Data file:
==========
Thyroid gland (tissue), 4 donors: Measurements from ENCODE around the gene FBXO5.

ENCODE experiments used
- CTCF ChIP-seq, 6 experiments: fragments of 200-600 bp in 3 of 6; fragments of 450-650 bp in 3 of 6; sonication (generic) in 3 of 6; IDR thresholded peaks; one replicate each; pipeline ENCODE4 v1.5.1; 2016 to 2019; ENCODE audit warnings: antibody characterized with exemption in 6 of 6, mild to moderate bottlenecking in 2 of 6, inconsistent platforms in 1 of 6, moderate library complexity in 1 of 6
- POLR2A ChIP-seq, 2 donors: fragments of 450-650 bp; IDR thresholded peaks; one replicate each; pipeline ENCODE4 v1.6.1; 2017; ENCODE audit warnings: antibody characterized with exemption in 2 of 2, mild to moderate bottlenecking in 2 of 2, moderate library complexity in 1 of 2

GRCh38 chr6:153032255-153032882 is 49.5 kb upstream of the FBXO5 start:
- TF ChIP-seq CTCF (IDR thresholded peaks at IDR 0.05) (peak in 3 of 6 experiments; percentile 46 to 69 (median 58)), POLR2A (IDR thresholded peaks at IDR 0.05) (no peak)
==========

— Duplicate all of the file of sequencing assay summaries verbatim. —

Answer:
Thyroid gland (tissue), 4 donors: Measurements from ENCODE around the gene FBXO5.

ENCODE experiments used
- CTCF ChIP-seq, 6 experiments: fragments of 200-600 bp in 3 of 6; fragments of 450-650 bp in 3 of 6; sonication (generic) in 3 of 6; IDR thresholded peaks; one replicate each; pipeline ENCODE4 v1.5.1; 2016 to 2019; ENCODE audit warnings: antibody characterized with exemption in 6 of 6, mild to moderate bottlenecking in 2 of 6, inconsistent platforms in 1 of 6, moderate library complexity in 1 of 6
- POLR2A ChIP-seq, 2 donors: fragments of 450-650 bp; IDR thresholded peaks; one replicate each; pipeline ENCODE4 v1.6.1; 2017; ENCODE audit warnings: antibody characterized with exemption in 2 of 2, mild to moderate bottlenecking in 2 of 2, moderate library complexity in 1 of 2

GRCh38 chr6:153032255-153032882 is 49.5 kb upstream of the FBXO5 start:
- TF ChIP-seq CTCF (IDR thresholded peaks at IDR 0.05) (peak in 3 of 6 experiments; percentile 46 to 69 (median 58)), POLR2A (IDR thresholded peaks at IDR 0.05) (no peak)